* * Central Bank says to sustain momentum via lending
* * Banks reluctant to lend over weak economic growth
* * Banking stocks fall, overnight lending rate rise
* * Lenders to meet new loan requirement by year-end (Adds analyst comment, banking stocks, overnight rates)
LAGOS, Oct 2 (Reuters) - Nigeria’s central bank has increased its target for lending by commercial banks for the second time in three months, to help boost growth. Banks that miss the target will face higher cash-reserve requirements.
The bank, in a circular dated Sept. 30, ordered lenders to increase their minimum loan-to-deposit ratio to 65% from 60%, which it set in July. It said those who fall short of the new target by December would have to maintain higher cash reserves.
The new lending target takes effect immediately and will be reviewed quarterly, the central bank said.
Economic growth in Nigeria slowed to an annual rate of 1.94% in the three months to the end of June, the second quarter in a row of declines, as the country struggles to shake off the effects of a recession it escaped two years ago.
The bank has been trying to boost credit to businesses and consumers after that recession, but lending has yet to pick up. With growth slow, banks prefer to park cash in risk-free government securities rather than lend to companies and consumers.
The central bank said loans grew by 5.3% to 16.40 trillion as at the end of September, the deadline it earlier set for lenders to boost their minimum loan-to-deposit ratios to 60%.
The latest measure is designed to sustain the momentum, the central bank said, as it steps up efforts aimed at getting banks to play a bigger role in helping revive the economy.
However, analysts worry that growing credit quickly in a weak economy could impact asset quality and weaken banks capital positions as the impact of the new policy would be closely watch as third quarter earnings begin to trickle in this month.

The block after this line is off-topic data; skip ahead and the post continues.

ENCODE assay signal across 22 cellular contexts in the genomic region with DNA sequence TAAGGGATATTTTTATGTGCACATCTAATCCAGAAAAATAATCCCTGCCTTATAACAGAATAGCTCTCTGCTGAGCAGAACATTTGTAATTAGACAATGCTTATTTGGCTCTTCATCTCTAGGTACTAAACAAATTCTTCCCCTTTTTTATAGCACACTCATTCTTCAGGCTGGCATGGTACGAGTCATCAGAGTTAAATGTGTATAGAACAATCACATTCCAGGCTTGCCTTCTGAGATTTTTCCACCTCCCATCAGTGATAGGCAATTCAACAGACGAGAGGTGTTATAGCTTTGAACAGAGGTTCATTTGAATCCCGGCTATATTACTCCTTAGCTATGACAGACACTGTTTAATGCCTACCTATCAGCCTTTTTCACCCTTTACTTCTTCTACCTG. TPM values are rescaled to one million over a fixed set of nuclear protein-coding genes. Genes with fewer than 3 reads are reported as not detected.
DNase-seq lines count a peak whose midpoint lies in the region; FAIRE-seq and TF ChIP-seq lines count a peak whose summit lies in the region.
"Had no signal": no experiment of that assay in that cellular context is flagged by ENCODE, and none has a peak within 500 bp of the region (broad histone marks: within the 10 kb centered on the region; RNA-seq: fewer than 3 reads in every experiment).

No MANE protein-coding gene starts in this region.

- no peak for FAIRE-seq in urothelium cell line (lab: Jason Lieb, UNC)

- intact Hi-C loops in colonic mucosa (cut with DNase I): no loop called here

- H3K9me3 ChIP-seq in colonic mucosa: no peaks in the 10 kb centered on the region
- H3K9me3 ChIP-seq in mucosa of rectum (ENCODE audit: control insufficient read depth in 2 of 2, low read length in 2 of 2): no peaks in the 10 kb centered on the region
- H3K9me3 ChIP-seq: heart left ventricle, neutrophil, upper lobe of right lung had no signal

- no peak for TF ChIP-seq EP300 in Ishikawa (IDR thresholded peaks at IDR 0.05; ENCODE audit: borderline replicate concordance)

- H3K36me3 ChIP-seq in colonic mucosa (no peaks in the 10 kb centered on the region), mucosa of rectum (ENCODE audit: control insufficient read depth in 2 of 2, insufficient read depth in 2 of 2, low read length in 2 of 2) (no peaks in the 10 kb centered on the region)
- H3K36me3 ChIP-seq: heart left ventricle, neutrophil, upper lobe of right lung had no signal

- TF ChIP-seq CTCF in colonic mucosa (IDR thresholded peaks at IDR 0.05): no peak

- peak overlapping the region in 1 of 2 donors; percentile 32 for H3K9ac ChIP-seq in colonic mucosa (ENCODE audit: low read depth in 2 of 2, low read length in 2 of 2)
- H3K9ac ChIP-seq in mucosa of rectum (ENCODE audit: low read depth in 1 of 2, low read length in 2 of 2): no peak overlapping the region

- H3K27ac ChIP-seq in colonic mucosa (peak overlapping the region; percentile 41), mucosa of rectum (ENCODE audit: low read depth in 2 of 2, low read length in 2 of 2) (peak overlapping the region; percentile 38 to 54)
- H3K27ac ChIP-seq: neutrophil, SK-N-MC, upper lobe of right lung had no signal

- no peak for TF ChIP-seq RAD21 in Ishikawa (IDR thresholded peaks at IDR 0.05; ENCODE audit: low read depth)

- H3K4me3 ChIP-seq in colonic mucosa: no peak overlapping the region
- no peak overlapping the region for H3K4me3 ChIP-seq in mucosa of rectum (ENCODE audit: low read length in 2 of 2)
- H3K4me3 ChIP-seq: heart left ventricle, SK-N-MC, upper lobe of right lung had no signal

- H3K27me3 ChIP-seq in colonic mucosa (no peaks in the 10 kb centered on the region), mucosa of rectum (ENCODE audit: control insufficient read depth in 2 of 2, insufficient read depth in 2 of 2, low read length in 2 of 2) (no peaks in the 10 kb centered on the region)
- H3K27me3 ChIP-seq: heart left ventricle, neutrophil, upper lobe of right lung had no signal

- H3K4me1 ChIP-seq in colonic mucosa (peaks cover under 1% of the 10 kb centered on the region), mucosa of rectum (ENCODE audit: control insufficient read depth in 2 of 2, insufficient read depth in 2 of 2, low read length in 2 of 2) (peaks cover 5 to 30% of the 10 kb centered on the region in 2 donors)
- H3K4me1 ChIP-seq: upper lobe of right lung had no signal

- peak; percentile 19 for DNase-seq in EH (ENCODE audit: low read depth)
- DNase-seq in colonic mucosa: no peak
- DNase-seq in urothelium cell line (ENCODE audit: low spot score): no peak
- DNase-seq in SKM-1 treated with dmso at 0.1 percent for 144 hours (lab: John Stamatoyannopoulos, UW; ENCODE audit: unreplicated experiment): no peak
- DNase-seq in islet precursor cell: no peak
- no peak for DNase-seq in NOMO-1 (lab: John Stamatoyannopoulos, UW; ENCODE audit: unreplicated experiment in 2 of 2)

On Wednesday, banking stocks fell 4.44%, to its lowest level in three weeks, led by pan-African lender Ecobank while overnight lending rates shot up to 20% from between 7% and 12% its previous close on Monday.
Traders expected short-dated treasury yield to rise as central bank’s action against banks that fail to meet the loan requirement could drain liquidity.
The central bank in July shifted policy from tight liquidity to prop up the naira to trying to get banks support the economy by growing loans. The bank wants to channel loans to small firms, mortgage and consumer lending.
Rencap analysts said banks are expecting a debit of around 420 billion naira from the central bank as sanction to lenders that failed to meet the regulator’s loan target last month.
“The (cash reserve) debits are ... even more negative than we previously thought,” Rencap said in a note.
“On the flip side, banks that choose prudence suffer margin and earnings pressure from higher CRR as all that cash will now earn 0% vs 13-15% yield on risk-free assets.” (Reporting by Chijioke Ohuocha; editing by Alexis Akwagyiram, Larry King)
Our Standards: The Thomson Reuters Trust Principles.